The U.S. Supreme Court’s right-wing majority on Thursday severely curtailed protections for “waters of the United States.”
The decision in Sackett v. Environmental Protection Agency (EPA) is “unanimous in result but very split in reasoning,” explainedSlate‘s Mark Joseph Stern. “The upshot of Sackett is that, by a 5–4 vote, the Supreme Court dramatically narrows” which wetlands are covered by the Clean Water Act (CWA).
“Today’s decisions should be commended for recognizing that the rules we apply to the internet should foster free expression, not suppress it,” said the deputy director of ACLU’s National Security Project.
Alongside its partners, the ACLU “filed amicus briefs in both cases urging the court to ensure online platforms are free to promote, demote, and recommend content without legal risk in order to protect political discourse, cultural development, and intellectual activity,” the group noted in a statement.
The U.S. Supreme Court said Monday it will hear a challenge to a nearly 40-year administrative law precedent under which judges defer to federal agencies’ interpretation of ambiguous statutes—a case that legal experts warn could result in judicial power grabs and the gutting of environmental and other regulations.
The Supreme Court said it will take up Loper Bright Enterprises v. Raimondo—a case in which fishing companies are seeking to strike down the Chevron doctrine, named after the landmark 1984 Chevron USA v. Natural Resources Defense Council ruling that conservatives have long sought to overturn. The case is one of the most cited precedents in administrative law.
In what voting rights advocates called a “blatant attack on democracy,” the North Carolina Supreme Court on Friday issued a ruling that allows partisan gerrymandering, reversing earlier decisions that outlawed rigged maps.
The ruling enables North Carolina Republicans to redraw state and U.S. congressional districts in a self-serving way. This has major national implications because it paves the way for the GOP to expand its narrow U.S. House majority in 2024 and potentially beyond.
A whistleblower from the legal recruiting firm Major, Lindsey & Africa says Jane Sullivan Roberts, the wife of U.S. Supreme Court Chief Justice John Roberts, earned $10.3 million in commissions over seven years from her job as a headhunter at the company, where she placed attorneys with law firms—including at least one that argued a case before the Supreme Court after the placement was made.
Sullivan Roberts earned the money between 2007 and 2014, having taken a job with the company two years after her husband was confirmed to the Supreme Court, according to a report out Friday from Business Insider.
Republican Gov. Doug Burgum of North Dakota on Monday signed one of the nation’s most draconian abortion bans into law, just weeks after the state’s GOP lawmakers shot down a proposal to provide free school lunches to low-income students.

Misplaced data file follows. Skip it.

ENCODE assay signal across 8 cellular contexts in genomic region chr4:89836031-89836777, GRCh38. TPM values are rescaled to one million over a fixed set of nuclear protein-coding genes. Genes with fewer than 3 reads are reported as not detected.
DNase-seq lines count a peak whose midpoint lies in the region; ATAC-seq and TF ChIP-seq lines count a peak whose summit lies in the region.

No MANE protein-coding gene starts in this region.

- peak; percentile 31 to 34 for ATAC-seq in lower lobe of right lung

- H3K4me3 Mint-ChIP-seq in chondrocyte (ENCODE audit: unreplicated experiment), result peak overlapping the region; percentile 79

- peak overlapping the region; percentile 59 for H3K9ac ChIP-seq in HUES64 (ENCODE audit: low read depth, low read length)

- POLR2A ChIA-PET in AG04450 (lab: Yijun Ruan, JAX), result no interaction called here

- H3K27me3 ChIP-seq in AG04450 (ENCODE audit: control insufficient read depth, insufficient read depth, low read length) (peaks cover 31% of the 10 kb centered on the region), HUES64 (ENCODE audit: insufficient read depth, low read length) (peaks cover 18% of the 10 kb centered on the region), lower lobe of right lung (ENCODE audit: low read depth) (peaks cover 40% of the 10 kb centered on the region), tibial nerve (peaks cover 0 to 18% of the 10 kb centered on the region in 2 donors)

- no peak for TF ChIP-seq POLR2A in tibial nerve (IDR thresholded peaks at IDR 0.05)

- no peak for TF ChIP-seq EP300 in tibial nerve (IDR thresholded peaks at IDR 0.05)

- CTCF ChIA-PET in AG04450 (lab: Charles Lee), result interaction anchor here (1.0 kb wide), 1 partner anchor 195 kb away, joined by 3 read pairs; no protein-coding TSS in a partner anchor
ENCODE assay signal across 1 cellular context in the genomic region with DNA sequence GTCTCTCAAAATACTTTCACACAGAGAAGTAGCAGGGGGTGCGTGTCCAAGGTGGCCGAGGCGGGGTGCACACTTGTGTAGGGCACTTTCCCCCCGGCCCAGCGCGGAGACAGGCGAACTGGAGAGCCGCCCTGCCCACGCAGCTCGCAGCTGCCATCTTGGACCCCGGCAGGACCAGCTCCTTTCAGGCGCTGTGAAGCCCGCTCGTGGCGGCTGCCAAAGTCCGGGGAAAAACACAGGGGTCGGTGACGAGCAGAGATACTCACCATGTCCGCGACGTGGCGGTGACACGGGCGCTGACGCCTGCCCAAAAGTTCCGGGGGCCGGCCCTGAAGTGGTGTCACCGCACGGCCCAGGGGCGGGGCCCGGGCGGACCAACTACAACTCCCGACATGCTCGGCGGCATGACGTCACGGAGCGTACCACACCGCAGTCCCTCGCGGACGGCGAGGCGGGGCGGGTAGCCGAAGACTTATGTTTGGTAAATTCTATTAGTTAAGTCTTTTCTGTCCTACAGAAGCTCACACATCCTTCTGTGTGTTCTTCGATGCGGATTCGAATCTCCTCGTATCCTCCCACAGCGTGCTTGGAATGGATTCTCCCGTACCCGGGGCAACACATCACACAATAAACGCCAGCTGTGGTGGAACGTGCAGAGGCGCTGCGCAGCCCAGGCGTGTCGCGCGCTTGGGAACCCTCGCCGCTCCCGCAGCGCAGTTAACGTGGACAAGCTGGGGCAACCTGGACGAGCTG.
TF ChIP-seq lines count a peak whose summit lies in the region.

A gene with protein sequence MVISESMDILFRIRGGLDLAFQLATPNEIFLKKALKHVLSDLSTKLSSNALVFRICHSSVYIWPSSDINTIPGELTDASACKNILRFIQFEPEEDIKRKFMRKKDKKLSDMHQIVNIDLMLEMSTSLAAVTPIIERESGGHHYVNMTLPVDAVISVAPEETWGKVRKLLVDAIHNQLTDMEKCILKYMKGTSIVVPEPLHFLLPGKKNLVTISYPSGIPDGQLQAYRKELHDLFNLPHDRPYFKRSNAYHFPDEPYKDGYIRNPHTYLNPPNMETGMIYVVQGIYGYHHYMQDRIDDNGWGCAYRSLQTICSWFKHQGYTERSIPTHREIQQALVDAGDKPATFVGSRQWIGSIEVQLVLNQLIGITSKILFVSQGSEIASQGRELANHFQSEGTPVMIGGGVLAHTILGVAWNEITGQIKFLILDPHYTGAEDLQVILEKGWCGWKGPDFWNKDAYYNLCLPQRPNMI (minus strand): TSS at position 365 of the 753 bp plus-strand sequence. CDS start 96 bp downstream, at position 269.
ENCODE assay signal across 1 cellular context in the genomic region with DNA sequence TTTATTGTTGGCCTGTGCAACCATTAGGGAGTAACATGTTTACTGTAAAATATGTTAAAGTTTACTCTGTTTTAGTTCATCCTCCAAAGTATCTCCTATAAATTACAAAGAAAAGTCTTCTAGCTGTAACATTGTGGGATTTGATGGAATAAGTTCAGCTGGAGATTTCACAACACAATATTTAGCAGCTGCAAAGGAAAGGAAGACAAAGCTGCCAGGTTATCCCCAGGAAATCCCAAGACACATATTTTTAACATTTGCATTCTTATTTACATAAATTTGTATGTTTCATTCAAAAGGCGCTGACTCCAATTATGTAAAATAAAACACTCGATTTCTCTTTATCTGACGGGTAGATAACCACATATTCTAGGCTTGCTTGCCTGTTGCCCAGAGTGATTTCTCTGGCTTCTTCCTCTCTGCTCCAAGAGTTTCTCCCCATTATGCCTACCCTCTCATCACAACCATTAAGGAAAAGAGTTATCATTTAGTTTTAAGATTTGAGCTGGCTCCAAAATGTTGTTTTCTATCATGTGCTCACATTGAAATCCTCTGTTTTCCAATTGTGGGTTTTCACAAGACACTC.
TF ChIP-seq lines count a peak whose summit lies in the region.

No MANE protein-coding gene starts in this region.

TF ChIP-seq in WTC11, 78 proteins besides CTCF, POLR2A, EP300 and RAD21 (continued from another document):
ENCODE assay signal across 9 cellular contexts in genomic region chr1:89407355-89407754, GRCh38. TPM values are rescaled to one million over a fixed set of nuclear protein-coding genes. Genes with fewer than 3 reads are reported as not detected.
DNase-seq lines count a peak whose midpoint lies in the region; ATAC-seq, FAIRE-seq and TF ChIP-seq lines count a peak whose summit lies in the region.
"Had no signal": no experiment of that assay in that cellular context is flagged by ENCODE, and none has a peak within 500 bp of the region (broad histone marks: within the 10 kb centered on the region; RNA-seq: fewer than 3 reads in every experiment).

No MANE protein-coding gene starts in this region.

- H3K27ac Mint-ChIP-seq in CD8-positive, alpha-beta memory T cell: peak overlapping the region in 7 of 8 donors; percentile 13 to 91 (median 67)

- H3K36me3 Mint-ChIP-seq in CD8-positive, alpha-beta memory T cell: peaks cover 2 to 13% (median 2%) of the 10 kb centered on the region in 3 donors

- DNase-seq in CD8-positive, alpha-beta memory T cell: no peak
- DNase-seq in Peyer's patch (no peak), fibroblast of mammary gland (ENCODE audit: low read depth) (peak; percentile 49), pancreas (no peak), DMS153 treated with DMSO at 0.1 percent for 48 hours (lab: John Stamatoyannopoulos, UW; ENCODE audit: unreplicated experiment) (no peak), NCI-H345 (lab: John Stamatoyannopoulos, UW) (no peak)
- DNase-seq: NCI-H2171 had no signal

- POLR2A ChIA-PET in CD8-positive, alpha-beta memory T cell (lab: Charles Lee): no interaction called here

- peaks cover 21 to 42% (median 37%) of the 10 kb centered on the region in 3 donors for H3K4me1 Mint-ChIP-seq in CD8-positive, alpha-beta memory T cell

The new forced pregnancy law, which takes immediate effect, prohibits abortion care in nearly all cases. Abortion is allowed in cases of rape or incest, but only during the first six weeks of pregnancy—before many people realize they are pregnant. Abortion is also allowed without gestational limits if terminating a pregnancy could prevent the pregnant person’s “death or a serious health risk.”
“The high court’s decision is a major victory for communities across the country that are fighting to hold Big Oil accountable and make them pay for the climate damages they knowingly caused,” said one advocate.
Campaigners and frontline communities celebrated Monday after the U.S. Supreme Court declined to hear five appeals from major fossil fuel companies hoping to shift climate liability cases from state to federal court, where polluters are more likely to prevail.
“Big Oil companies have been desperate to avoid trials in state courts, where they will be forced to defend their climate lies in front of juries, and today the Supreme Court declined to bail them out,” said Center for Climate Integrity president Richard Wiles.
Last year, after the U.S. Supreme Court ended the federal right to abortion, voters in Kansas, California, Michigan, Vermont, Kentucky, and Montana used the ballot initiative process to show their support for reproductive freedom, both by defeating GOP-backed anti-abortion measures and approving constitutional amendments aimed at preserving abortion access.
From Florida and Texas to California and Illinois, demonstrators marched with chants like, “Red state, blue state, you can’t hide, the war on abortion is nationwide,” and “Fascist judges make me ill, hands off the abortion pill.”
As legal fights raise concerns about the future accessibility of the abortion medication mifepristone, reproductive rights supporters on Saturday rallied outside the U.S. Supreme Court and in cities across the country.
The demonstrations came a day after the U.S. Supreme Court temporarily blocked a recent ruling by Texas-based federal Judge Matthew Kacsmaryk, an appointee of former President Donald Trump who struck down the U.S. Food and Drug Administration’s 2000 approval of mifepristone, one of two drugs often taken in tandem for abortions.
Democracy defenders on Monday sharply criticized Israeli Prime Minister Benjamin Netanyahu’s agreement to place the country’s National Guard under the control of National Security Minister Itamar Ben-Gvir, a far-right extremist who has advocated the ethnic cleansing of Palestinians.
Netanyahu’s move is in exchange for a promise from Ben-Gvir’s Otzma Yehudit (Jewish Power) party to remain in the prime minister’s governing coalition despite an earlier threat to exit if Netanyahu delayed a highly controversial judicial overhaul. Facing massive street protests and a general strike by the nation’s largest trade union, Netanyahu agreed on Monday to postpone the legislation until April or early May. Continue reading →